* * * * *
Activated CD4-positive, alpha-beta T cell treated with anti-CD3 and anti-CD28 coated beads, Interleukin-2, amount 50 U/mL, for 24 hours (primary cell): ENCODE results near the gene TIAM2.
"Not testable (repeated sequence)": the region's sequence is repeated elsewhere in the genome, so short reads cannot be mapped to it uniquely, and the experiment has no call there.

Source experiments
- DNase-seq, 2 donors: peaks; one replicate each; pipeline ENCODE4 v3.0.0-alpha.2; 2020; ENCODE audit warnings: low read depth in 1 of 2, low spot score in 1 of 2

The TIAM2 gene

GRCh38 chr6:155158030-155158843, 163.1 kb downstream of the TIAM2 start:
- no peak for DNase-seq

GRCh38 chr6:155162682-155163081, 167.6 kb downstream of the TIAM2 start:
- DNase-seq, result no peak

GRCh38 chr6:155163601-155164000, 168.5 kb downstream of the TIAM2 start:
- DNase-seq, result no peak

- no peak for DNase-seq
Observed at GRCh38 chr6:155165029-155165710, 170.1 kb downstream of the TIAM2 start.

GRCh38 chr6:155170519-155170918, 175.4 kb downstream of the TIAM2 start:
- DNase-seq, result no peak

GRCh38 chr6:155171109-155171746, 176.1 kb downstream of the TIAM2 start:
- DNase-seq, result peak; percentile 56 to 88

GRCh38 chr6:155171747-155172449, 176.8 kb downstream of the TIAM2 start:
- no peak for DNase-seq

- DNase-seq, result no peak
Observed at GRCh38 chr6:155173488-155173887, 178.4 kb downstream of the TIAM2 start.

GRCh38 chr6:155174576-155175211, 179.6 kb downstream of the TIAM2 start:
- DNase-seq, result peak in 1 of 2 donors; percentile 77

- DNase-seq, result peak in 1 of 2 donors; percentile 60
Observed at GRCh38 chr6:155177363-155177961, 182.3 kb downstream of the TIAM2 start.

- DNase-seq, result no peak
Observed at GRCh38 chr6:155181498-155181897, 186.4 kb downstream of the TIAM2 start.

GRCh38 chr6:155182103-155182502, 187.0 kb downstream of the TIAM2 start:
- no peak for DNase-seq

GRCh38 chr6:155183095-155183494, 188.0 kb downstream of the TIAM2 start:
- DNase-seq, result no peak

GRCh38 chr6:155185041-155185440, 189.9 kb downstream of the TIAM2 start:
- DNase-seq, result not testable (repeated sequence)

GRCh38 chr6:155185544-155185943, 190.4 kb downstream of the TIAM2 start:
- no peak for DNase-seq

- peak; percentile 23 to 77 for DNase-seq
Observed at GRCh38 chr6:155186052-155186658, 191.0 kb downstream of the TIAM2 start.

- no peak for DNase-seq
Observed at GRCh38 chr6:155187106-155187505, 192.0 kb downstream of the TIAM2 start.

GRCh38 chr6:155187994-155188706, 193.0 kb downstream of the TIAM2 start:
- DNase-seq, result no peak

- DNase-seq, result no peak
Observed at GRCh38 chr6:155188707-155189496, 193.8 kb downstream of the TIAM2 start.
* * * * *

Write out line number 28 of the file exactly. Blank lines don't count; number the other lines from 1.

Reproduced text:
GRCh38 chr6:155182103-155182502, 187.0 kb downstream of the TIAM2 start: